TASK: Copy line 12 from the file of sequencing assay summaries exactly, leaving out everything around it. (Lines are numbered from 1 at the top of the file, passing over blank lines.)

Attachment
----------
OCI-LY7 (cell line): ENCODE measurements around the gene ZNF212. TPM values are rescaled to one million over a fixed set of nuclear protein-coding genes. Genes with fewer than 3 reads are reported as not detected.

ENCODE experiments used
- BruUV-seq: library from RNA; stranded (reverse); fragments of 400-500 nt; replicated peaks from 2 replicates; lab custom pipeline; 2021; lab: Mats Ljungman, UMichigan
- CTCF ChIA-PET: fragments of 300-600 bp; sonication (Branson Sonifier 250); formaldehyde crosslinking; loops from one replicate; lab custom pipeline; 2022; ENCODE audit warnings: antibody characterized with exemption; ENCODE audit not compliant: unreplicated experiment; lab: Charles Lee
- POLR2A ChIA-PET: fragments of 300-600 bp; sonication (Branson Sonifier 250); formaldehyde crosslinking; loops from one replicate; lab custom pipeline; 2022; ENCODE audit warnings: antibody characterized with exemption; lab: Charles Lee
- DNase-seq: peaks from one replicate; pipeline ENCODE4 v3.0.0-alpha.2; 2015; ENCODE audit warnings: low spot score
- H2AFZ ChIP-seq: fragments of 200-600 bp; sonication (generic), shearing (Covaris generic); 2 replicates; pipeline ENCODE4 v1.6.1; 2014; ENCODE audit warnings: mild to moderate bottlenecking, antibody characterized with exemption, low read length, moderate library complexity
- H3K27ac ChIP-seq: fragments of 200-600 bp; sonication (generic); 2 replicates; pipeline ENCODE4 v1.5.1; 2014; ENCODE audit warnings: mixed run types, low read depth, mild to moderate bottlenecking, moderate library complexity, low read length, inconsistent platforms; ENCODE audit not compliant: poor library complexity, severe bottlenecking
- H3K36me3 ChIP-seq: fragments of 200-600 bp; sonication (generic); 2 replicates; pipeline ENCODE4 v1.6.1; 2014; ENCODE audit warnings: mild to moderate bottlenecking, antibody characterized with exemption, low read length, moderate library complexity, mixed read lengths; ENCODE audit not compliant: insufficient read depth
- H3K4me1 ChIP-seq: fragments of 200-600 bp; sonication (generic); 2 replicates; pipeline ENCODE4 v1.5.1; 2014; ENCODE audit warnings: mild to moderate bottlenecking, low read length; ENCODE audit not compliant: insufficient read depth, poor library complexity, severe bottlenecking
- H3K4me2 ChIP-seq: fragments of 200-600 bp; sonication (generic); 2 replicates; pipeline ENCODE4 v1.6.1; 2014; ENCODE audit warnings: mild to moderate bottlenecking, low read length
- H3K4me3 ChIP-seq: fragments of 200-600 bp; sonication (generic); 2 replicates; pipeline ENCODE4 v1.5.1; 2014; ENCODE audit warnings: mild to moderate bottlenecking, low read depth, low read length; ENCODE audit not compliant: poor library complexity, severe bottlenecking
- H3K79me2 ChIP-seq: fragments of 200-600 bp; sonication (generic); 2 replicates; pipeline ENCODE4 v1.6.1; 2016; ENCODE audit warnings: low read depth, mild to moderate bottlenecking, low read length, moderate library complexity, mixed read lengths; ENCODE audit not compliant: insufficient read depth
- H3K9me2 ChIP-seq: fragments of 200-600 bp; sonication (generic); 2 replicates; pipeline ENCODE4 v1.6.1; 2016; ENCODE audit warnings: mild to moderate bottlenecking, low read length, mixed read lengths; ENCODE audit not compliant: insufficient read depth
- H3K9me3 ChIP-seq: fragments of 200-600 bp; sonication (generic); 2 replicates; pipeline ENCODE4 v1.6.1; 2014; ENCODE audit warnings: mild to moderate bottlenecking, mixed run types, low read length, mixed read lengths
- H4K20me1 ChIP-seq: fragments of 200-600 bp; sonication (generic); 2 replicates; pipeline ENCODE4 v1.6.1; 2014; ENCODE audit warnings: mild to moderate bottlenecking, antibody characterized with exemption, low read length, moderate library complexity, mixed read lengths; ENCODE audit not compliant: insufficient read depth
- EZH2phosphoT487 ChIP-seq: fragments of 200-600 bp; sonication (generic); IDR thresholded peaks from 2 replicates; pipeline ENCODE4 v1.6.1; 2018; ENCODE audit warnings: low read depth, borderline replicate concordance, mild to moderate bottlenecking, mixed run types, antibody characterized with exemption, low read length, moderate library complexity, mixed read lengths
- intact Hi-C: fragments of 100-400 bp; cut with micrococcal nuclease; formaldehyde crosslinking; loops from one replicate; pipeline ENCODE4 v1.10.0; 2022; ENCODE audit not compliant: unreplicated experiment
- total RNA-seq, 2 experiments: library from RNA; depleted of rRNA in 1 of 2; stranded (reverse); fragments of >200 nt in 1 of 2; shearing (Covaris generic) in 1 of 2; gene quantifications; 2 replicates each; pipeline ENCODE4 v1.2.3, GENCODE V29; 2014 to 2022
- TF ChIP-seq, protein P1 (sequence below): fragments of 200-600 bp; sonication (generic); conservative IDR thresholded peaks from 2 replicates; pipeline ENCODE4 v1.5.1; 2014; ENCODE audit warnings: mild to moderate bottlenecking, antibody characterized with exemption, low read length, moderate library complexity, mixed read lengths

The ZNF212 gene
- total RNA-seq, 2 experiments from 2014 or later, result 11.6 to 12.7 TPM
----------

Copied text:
- H3K4me3 ChIP-seq: fragments of 200-600 bp; sonication (generic); 2 replicates; pipeline ENCODE4 v1.5.1; 2014; ENCODE audit warnings: mild to moderate bottlenecking, low read depth, low read length; ENCODE audit not compliant: poor library complexity, severe bottlenecking